At the heart of all this is an appreciation that we cannot control – or win – everything. Coming full circle, words matter because they unconsciously shape how we see and look and think and act. The question I am left with is: do I pay enough attention to the words and metaphors I use – and the way they shape the world?

This is the script of this morning’s Thought for the Day on BBC Radio 4’s Today programme on the morning after England beat Denmark in the Euros semi-final at Wembley.

“Stressful. Very, very stressful”. That’s what the commentator said during the England match last night. But, I wondered who he was referring to. The players looked OK – hard-working, disciplined and determined, but my heart was racing, my stomach felt rubbish, and (a bit like some recent dental treatment I had) I just wanted it to end. It isn’t easy being a spectator at times like this.

Powerful emotions all around the country as the seconds ticked away. But, isn’t it funny how those tense nervous headaches, the knots in the stomach, the sheer fear explodes so suddenly into joy and celebration and relief? All the angst gets forgotten in an instant. The pain evaporates in a blast of adrenalin. It’s just brilliant.

I remember the manager Gareth Southgate once saying: “We always have to believe in what is possible in life and not be hindered by history or expectations.” And, after 55 years of disappointment, his team managed both to ignore a history most of them can’t remember and not be over-awed by the expectations of a hungry nation. The key, he says, is character – character forged by absorbing all that’s thrown at them, but not being defeated by it. It’s quite an achievement – and we haven’t even won anything yet.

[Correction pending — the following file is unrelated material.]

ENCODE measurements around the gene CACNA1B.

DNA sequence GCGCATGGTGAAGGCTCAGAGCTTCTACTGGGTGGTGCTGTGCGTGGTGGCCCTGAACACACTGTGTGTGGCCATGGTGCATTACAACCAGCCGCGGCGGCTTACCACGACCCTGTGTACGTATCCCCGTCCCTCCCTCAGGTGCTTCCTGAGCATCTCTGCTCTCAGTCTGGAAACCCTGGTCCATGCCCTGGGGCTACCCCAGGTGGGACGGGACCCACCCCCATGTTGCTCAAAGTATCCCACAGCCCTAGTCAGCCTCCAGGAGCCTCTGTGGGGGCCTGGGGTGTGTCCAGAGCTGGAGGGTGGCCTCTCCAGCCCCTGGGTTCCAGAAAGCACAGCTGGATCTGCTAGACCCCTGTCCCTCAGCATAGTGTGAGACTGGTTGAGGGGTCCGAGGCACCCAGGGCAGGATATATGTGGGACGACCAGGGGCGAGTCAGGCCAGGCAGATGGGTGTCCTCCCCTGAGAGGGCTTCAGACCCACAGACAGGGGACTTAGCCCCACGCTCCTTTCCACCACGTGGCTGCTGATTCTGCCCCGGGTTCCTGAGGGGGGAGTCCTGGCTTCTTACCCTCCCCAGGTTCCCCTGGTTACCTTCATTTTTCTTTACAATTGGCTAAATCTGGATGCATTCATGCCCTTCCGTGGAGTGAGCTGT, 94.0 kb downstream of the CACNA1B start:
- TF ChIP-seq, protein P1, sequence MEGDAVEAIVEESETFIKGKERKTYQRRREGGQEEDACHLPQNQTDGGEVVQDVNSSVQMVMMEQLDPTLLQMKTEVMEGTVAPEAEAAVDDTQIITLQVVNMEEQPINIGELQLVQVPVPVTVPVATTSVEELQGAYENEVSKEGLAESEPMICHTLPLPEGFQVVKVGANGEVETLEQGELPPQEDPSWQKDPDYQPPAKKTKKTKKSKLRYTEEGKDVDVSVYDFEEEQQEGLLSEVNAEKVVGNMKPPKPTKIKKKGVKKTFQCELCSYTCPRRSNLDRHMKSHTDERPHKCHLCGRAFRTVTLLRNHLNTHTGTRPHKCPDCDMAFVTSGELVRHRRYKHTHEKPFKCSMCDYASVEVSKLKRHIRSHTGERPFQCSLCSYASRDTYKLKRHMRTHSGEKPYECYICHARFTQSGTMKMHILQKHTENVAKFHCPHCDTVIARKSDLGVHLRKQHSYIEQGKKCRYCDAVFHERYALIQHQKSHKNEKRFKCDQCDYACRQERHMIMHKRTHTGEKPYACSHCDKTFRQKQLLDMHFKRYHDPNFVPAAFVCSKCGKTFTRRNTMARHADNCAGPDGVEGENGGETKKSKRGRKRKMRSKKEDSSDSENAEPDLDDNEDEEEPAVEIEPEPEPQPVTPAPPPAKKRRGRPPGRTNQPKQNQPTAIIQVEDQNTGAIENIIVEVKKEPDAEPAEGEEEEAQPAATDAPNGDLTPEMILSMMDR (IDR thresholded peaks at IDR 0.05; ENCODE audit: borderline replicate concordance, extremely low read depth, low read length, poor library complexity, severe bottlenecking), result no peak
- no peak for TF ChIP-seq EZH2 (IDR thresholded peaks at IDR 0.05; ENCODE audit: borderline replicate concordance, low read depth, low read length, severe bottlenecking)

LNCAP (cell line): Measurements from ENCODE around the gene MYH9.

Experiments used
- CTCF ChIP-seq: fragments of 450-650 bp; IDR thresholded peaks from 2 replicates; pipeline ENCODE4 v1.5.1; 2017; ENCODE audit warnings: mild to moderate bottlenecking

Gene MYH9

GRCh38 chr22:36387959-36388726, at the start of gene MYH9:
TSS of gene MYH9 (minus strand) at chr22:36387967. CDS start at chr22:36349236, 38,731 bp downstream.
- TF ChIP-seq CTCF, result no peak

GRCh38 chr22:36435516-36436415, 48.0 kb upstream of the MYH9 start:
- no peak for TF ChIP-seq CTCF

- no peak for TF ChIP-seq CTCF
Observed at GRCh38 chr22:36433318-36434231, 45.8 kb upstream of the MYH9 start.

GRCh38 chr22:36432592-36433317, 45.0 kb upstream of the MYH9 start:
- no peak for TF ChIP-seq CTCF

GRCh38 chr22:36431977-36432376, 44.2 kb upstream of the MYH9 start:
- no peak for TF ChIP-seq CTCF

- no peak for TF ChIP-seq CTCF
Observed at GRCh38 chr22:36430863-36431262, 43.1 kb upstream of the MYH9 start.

Yet, Gareth Southgate’s observation – and isn’t he the model of a confident humility? – triggered in my own mind a line uttered by an elderly German theologian who, referring to another crowd of hopeful, often-disappointed dreamers, said that “prophets don’t foresee realities; they anticipate possibilities.” In other words, there are no guarantees about the future, but it’s all there for the taking. To use two other words heard a lot last night, you can only approach the uncertain future with resilience and creativity. We absorb the wounds of past experience, but we don’t have to be defined by them.

I don’t know if football really is coming home – we have to wait until Sunday night and the Italians to know that. But, if football is about passion, love, hope, longing, struggling – physical and mental fight – then it’s already home. Because that’s what this week and last night have proved as the emotional rollercoaster has been ridden to breaking point. And there’s more to come.

I don’t know how I’m going to manage the final on Sunday. Probably with a copy of the Psalms on my knee – that wonderful collection of poems in which everything is given expression … from the depths of misery to the heights of promise.

On the other hand, I might just use the opportunity to learn to pray better.

This is the script of this morning’s Pause for Thought with Zoe Ball on BBC Radio 2.

It probably shouldn’t come as a surprise to anyone that if you make a film about a place, loads of people then want to go there to see with their own eyes. ‘The Dig’ is a case in point. I watched the film the day it came out and was captivated. If you haven’t seen it, it’s about the discovery of an Anglo-Saxon burial ground at Sutton Hoo in Suffolk in 1939, and the movie – with Carey Mulligan and Ralph Fiennes – explores how it nearly didn’t happen at all.

Visitor numbers have shot up since the film was launched – so, I do understand the draw to see the place. When I was a vicar in Leicestershire we had the shaft of a Saxon cross in the churchyard, dating back to the mid-800s. I baptised in a Norman font that had been there for a thousand years (Norman was the period, not its name). We drank wine out of an Elizabethan chalice. People through the ages in that village had seen and touched these objects as the world changed around them.